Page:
To please God
Living a devotional life pleasing to God (as a Christian) is a balance with various elements...
We need all these; shouldn't neglect some to emphasize others.
Connectedness and commitment to Church teaching is essential when studying secular topics such as the physical and social sciences as well as partaking of the modern culture including entertainment, media, and etc. We should be quick to reject the many things colliding with Church teaching. It is a form of devotion to boycott the unwholesome and ungodly modern materialistic culture and the general disrespect people have for one another as expressed by the insults as comedy; gossip and slander as a form of news; and spitefully misrepresenting each others' ideas.
One way we express our faith in God and our love of God is through obedience to God's law and commandments. If we don't change our behavior (repent from our sins) we are not really saved at all because we don't really have faith at all. Having true faith requires we change our behavior and turn from sin.
It is a form of devotion to practice virtue and avoid vice. Each moment of every day we do this we are having a time of devotion to God and Jesus.
The "Peace Prayer of St. Francis" is a good guide...
Lord, make me an instrument of your peace,
Where there is hatred, let me sow love;
where there is injury, pardon;
where there is doubt, faith;
where there is despair, hope;
where there is darkness, light;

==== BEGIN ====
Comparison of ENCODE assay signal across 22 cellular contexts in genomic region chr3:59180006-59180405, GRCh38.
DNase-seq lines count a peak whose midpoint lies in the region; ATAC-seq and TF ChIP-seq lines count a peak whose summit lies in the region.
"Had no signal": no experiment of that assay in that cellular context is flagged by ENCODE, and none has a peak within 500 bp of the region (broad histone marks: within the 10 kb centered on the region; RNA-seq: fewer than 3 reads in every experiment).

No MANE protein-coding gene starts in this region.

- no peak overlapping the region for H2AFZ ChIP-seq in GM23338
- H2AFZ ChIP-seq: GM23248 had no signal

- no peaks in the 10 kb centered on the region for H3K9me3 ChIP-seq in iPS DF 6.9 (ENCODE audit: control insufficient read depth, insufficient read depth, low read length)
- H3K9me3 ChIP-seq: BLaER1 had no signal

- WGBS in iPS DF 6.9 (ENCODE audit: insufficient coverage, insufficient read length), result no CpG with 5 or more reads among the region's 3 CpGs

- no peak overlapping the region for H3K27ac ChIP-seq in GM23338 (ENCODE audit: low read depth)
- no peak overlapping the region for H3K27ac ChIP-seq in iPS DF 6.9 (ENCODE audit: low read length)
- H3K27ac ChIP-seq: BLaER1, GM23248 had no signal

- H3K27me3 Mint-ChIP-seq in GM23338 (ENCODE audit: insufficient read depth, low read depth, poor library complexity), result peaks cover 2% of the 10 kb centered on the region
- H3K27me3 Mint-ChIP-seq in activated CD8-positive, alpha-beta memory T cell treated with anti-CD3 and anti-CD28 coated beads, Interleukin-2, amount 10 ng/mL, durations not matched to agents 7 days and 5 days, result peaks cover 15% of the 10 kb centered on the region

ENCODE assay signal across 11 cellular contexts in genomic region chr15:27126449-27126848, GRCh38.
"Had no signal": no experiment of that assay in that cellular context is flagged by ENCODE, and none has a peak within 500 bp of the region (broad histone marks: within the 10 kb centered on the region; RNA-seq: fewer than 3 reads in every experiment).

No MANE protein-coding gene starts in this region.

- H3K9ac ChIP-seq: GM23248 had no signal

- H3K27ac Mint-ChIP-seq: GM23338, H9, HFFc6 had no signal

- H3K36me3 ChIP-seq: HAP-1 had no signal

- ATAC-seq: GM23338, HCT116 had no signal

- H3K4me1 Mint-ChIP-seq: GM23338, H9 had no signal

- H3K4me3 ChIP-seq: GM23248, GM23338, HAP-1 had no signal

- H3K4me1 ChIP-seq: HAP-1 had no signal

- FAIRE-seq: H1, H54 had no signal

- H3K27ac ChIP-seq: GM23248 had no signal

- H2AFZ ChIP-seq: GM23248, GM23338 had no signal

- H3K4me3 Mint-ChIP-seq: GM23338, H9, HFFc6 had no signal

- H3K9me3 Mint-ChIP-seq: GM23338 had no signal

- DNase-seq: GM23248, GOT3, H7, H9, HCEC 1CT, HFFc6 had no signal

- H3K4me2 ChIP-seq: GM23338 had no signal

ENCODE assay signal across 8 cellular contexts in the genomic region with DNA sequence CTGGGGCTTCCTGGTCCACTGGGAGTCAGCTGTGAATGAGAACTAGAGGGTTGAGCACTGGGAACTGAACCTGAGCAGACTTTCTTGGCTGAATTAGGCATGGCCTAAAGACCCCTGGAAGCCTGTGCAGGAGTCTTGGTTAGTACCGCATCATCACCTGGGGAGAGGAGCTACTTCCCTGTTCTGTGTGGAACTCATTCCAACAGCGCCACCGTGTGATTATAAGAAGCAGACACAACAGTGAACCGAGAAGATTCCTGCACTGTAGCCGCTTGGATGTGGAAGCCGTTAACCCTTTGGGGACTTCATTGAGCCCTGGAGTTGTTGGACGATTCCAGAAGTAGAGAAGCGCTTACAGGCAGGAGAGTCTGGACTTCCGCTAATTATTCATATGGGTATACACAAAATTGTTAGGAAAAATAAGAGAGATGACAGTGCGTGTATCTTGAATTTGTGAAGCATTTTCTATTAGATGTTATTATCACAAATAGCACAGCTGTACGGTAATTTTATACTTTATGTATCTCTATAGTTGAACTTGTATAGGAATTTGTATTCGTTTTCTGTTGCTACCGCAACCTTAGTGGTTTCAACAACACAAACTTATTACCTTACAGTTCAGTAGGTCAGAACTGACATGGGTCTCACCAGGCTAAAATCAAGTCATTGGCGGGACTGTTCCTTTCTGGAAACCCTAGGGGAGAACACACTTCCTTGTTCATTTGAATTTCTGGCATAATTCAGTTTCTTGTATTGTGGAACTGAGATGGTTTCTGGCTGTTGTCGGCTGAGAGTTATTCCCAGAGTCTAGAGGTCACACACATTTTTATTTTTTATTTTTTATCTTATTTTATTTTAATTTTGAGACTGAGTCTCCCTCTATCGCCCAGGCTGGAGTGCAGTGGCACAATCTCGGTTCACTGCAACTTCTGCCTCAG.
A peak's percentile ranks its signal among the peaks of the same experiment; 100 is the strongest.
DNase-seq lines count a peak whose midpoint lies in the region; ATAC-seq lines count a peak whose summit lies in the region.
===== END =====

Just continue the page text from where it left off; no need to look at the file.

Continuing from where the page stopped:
where there is sadness, joy;
O Divine Master, grant that I may not so much seek to be consoled as to console;
to be understood as to understand;
to be loved as to love.
For it is in giving that we receive;
it is in pardoning that we are pardoned;
and it is in dying that we are born to eternal life.
We improve the world by our interactions with others.
A sincere and devout devotional life requires time spent daily in prayer and meditation.
By meditation I mean Christian meditation, not eastern meditation. They strive to empty their heads or sooth it with repetition of mantras. Christians mull over passages from the Bible and other truths, filling their minds to overflowing with Jesus.
Some limit themselves to extemporaneous prayer while charismatics encourage "prayer in the Spirit" with speaking in tongues and proclaiming the word of God in the Spirit. Many disdain repeating or reciting prayers composed by others. (Imagine if we had the same thing in music: no written-down and composed symphonies or movie scores; if all of music was improvisational.)
Commonly, Christians read various devotional writings from the Bible or from Christian writers / teachers / preachers. Thus, some might read the Psalms daily, or some might read the Proverbs daily (one chapter per day), or some might choose to read various meditations / devotionals written and published by various people (but ignoring those of devout Catholics over the centuries of the Church). Protestants rarely read or meditate on the writings of Augustine, Aquinas, or other Catholic Saints.